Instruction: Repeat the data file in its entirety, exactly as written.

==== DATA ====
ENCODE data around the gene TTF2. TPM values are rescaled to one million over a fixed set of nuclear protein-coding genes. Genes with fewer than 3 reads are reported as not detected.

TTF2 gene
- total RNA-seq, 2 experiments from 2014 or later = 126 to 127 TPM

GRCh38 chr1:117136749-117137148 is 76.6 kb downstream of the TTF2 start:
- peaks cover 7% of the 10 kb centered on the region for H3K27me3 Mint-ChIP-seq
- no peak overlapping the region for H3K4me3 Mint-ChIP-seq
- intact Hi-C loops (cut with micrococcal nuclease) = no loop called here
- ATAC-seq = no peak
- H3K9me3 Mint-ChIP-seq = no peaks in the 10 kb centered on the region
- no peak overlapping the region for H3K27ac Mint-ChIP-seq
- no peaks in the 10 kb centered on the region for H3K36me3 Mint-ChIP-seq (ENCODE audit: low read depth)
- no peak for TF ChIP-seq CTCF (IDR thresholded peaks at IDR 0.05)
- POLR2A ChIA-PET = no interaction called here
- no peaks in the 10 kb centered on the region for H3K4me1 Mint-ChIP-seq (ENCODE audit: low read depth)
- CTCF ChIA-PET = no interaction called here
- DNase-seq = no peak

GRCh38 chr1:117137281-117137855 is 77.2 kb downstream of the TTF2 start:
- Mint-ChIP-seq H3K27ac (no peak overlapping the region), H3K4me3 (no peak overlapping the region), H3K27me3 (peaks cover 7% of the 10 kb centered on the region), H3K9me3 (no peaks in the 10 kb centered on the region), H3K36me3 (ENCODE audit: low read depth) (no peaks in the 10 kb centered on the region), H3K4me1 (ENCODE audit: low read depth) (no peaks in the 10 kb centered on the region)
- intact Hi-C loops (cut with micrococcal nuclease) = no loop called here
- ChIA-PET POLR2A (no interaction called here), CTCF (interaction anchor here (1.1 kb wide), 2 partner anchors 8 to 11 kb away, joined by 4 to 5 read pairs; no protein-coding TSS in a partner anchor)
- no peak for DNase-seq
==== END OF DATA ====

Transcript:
ENCODE data around the gene TTF2. TPM values are rescaled to one million over a fixed set of nuclear protein-coding genes. Genes with fewer than 3 reads are reported as not detected.

TTF2 gene
- total RNA-seq, 2 experiments from 2014 or later = 126 to 127 TPM

GRCh38 chr1:117136749-117137148 is 76.6 kb downstream of the TTF2 start:
- peaks cover 7% of the 10 kb centered on the region for H3K27me3 Mint-ChIP-seq
- no peak overlapping the region for H3K4me3 Mint-ChIP-seq
- intact Hi-C loops (cut with micrococcal nuclease) = no loop called here
- ATAC-seq = no peak
- H3K9me3 Mint-ChIP-seq = no peaks in the 10 kb centered on the region
- no peak overlapping the region for H3K27ac Mint-ChIP-seq
- no peaks in the 10 kb centered on the region for H3K36me3 Mint-ChIP-seq (ENCODE audit: low read depth)
- no peak for TF ChIP-seq CTCF (IDR thresholded peaks at IDR 0.05)
- POLR2A ChIA-PET = no interaction called here
- no peaks in the 10 kb centered on the region for H3K4me1 Mint-ChIP-seq (ENCODE audit: low read depth)
- CTCF ChIA-PET = no interaction called here
- DNase-seq = no peak

GRCh38 chr1:117137281-117137855 is 77.2 kb downstream of the TTF2 start:
- Mint-ChIP-seq H3K27ac (no peak overlapping the region), H3K4me3 (no peak overlapping the region), H3K27me3 (peaks cover 7% of the 10 kb centered on the region), H3K9me3 (no peaks in the 10 kb centered on the region), H3K36me3 (ENCODE audit: low read depth) (no peaks in the 10 kb centered on the region), H3K4me1 (ENCODE audit: low read depth) (no peaks in the 10 kb centered on the region)
- intact Hi-C loops (cut with micrococcal nuclease) = no loop called here
- ChIA-PET POLR2A (no interaction called here), CTCF (interaction anchor here (1.1 kb wide), 2 partner anchors 8 to 11 kb away, joined by 4 to 5 read pairs; no protein-coding TSS in a partner anchor)
- no peak for DNase-seq